The Consumer Financial Protection Bureau (CFPB) has released a report detailing the fees and terms of banking products marketed to college students in partnership with their schools. The report not only highlights the lack of transparency in the partnerships between financial institutions and colleges but also suggests that marketing deals may not comply with rules set by the U.S. Department of Education.
- The CFPB has released a report to Congress on college banking and credit card agreements.
- The report finds that colleges and universities may be steering their students toward more expensive banking products with partnering financial institutions.
- The report suggests that colleges lack the transparency and compliance required for educational institutions.
Colleges May Be Encouraging Their Students to Sign Up for Expensive Bank Accounts
The CFPB's annual report to Congress highlighting college banking and credit card agreements has raised some questions for both the consumer watchdog agency and the Department of Education.
In the report, the federal agency highlights 11 account providers, including banks, credit unions and non-bank entities, that partner with 462 colleges and universities to offer more than 650,000 student accounts. The CFPB's findings are as follows:
- Students are being marketed more expensive products: Financial and educational institutions are engaging in direct marketing efforts to promote accounts that cost more than comparable options—sometimes even compared to other accounts offered by the same providers.
- The top financial services provider charges surprise fees: The report specifically calls out BankMobile, which provides nearly 70% of the accounts in question, for charging a $2.99 monthly service fee on accounts with less than $300 in qualifying deposits every month. However, the institution doesn't count financial aid disbursements, which may comprise the bulk of a student’s deposits, as qualifying deposits. Nearly $13 million of the more than $15 million in annual costs paid by students in the CFPB’s sample was paid to BankMobile.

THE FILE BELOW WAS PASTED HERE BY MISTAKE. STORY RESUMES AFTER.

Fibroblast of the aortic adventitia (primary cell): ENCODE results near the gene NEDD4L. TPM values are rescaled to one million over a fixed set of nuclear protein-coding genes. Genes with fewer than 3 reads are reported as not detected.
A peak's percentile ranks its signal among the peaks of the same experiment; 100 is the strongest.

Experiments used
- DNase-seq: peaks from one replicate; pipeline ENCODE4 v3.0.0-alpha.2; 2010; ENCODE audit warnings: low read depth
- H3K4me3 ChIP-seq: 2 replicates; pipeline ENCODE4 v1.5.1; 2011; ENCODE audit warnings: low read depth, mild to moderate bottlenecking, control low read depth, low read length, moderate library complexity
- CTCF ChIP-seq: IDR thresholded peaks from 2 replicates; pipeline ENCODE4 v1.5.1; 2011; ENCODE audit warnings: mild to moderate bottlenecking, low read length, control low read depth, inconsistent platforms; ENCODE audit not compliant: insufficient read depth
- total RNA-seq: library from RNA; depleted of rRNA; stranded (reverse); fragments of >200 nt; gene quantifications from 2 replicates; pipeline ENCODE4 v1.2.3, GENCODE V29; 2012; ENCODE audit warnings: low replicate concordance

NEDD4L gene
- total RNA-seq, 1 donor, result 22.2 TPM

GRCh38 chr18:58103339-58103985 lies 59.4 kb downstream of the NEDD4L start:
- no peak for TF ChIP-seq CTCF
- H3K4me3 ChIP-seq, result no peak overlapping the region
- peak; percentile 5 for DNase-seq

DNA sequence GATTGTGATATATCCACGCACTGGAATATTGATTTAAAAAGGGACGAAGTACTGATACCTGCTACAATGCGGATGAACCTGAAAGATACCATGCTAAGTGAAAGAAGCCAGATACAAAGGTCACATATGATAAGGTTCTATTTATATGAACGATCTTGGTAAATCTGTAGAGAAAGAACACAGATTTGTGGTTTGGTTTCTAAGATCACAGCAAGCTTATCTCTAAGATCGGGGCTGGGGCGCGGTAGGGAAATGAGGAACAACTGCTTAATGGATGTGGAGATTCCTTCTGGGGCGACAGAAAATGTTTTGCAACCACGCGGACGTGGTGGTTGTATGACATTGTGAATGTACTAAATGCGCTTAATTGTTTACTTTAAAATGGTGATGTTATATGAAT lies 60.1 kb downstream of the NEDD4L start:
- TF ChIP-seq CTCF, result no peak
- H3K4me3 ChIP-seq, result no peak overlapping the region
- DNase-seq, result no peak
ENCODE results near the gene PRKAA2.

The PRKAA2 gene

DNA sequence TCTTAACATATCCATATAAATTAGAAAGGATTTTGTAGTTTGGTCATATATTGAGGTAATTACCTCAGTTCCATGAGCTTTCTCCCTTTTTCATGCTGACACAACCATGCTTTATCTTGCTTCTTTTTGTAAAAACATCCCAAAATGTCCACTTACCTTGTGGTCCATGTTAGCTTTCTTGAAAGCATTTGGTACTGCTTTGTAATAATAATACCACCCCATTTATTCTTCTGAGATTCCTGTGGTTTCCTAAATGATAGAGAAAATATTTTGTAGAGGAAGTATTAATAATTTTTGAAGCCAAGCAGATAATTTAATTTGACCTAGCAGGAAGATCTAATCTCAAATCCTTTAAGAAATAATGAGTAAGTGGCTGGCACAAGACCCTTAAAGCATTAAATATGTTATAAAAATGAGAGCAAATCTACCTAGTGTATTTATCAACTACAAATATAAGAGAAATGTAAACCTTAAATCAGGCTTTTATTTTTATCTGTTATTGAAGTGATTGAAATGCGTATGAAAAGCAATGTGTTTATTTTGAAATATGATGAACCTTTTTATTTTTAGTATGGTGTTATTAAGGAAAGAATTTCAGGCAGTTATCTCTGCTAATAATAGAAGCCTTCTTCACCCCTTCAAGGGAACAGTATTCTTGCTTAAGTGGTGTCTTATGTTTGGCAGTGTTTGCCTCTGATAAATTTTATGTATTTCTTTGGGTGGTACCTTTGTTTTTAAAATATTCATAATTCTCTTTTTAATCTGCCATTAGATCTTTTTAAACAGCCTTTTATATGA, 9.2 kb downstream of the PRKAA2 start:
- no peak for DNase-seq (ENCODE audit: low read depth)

- Many account options don't appear to meet Department of Education requirements: The Department of Education requires that students be allowed to select the way they receive their financial aid from a neutral list. More specifically, colleges can't threaten students with financial aid disbursement delays if they choose an account that isn't sponsored by the school. However, the CFPB identified instances where students were told that financial aid payments might not be as timely if they didn’t choose an account sponsored by the university.
- Many agreements don't appear to be posted prominently as required: Nearly 30% of accounts in the CFPB’s sample involved arrangements in which the financial services provider made payments to the partner school. Schools are required to post on their websites the agreements they have with financial services providers, including compensation exchanged between them and the average costs paid by students. However, the CFPB found that hundreds of schools appear to have failed to post the disclosures in the manner required.
In response to the report, the Department of Education released a Dear Colleagues letter reminding educational institutions of their obligations in their agreements and partnerships with financial institutions.
You can read the full CFPB report for more details on the federal agency's findings.